Scalp Conditions: How To Manage Them

The scalp is a sensitive part of the body that can be affected by various conditions if not well taken care of. Some of the most common and serious scalp conditions are dandruff, seborrheic dermatitis and scalp psoriasis. Other less serious conditions include oily scalp and hair and an itchy scalp without scales or crusts.

The presence of dandruff on the scalp will cause shedding of flakes from the head to the clothes or bedding. The condition is caused by too much production of sebum from the scalp. It can be treated by washing the hair every one or two days a week with anti-dandruff shampoo. However, if the condition is severe, one should see a dermatologist to recommend the right treatment.

Another scalp condition is seborrheic dermatitis, which is characterized by a moist scalp that is itchy and inflamed, covered with yellowish crusts. Sometimes it can affect the nose, eyebrows and cheeks. The itchy sensation makes it worse because it leads to scratching which leads to more inflammation. The inflamed areas become vulnerable to infections like yeasts,fungi and bacteria.

Little s known about the cause of sebbhoreic dermatitis and since it is more serious than dandruff, treatment should be sought from a dermatologist. Special shampoos together with other treatments like corticosteroids will be recommended and although the condition can not be cured,it can be managed effectively.

Scalp psoriasis is more serious than seborrheic dermatitis although they almost have similar symptoms. The main difference is that its crusts look a bit dry and thick and can lead to bleeding if an attempt to remove them is made. It can also affect the elbows, feet, knees and hands. Treatment of this condition is usually by creams and ointments and oral medicines like cyclosporine or methotrexate. All these should be recommended by a dermatologist.


Dermatologists Determine Different Causes Of Itchy Skin

Many people suffer from itchy skin. It can be very uncomfortable and irritating that typically requires almost constant scratching. This condition can have hundreds of possible causes. It is also known as pruritus. It may be a result of a rash or other conditions such as psoriasis or dermatitis that can be treated with lotions and medications. Some itchy skin is a symptom of an internal disease, like liver disease or kidney failure. This is much more serious.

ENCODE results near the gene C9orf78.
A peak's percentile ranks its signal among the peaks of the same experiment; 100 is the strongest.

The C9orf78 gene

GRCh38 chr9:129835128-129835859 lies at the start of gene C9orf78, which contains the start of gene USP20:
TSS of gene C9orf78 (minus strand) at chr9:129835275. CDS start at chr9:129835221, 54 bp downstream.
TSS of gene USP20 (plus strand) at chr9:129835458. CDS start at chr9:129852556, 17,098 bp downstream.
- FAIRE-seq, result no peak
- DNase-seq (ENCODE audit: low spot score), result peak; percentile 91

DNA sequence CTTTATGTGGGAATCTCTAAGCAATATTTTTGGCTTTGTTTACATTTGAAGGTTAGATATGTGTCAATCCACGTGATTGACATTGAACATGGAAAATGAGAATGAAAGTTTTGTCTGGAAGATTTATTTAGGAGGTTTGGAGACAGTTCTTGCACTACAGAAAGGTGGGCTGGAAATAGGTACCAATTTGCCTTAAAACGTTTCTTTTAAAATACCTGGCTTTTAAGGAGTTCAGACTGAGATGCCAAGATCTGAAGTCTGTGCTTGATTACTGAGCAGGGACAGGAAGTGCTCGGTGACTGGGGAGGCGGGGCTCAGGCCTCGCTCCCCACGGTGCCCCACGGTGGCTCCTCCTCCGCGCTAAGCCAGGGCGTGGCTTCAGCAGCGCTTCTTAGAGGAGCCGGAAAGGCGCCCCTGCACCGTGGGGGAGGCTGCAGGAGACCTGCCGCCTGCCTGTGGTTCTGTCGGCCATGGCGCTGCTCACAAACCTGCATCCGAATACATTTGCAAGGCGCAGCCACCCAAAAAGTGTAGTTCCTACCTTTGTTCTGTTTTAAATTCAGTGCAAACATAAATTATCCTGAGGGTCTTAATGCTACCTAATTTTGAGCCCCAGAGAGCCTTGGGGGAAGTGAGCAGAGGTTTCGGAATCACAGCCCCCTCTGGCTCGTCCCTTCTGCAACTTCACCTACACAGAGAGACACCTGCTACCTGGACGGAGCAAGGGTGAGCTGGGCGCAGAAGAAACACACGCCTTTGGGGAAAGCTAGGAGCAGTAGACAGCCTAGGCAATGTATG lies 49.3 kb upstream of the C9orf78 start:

Even with the itchy feeling, the skin may appear normal. However, in other situations, it may have reddened patches, bumps or blisters. Even if it appears normal, most people should contact their doctor and schedule a check-up. It is usually better safe than sorry. A person may have a more common skin disease like psoriasis or it can lead to a potentially life threatening condition like liver disease. When a doctor identifies the cause of itchy skin, he or she can then treat it.

 

Most cases of itchy skin show up in small areas of the body, such as on the arm or leg. However, it can also make the person want to scratch his or her entire body. Other symptoms include redness, blisters, dry skin or scaly patches. The severity of the itchiness can vary.

 

However, if it lasts more than two weeks or does not improve with any over-the-counter lotions; it may be a good time to see a doctor and a dermatologist, who specializes in skin diseases. These doctors will take some tests and blood work to determine a diagnosis.

 

Itchy skin, which does not have any other obvious skin changes, is most often caused by dry skin (also known as xerosis). This condition usually occurs in the fall and winter months, when the humidity is low, or situations where the person washes or bathes excessively.

 

Other possible causes can be rashes or skin conditions, such as eczema, psoriasis chickenpox or lice. In these situations, it typically affects specific areas of the body. It can also be associated with liver disease, kidney failure, thyroid problems and cancer. This itchy skin usually affects the whole body.  More causes include nerve disorders, such as multiple sclerosis and diabetes. Others may be allergic reactions to some foods, poison or side effects from specific drugs.

 

Some treatments for itchy skin include corticosteroid creams applied to the affected areas or oral antihistamines to relieve the itchy feeling. There is also light therapy that typically involves exposing the skin to ultraviolet light.  The dermatologist can also proscribe some short-term relief, such as topical anesthetics such as benzocaine or ointments such as menthol or calamine.

 

If home remedies are more your style.  For those widespread itches, a person could soak in a baking soda bath. Also a warm bath with 1 to 2 cups of finely ground oatmeal can ease the itches.  Another American folk remedy involves using a lemon to treat itchy skin, such as squeezing lemon juice on the itchy skin and allow it to dry.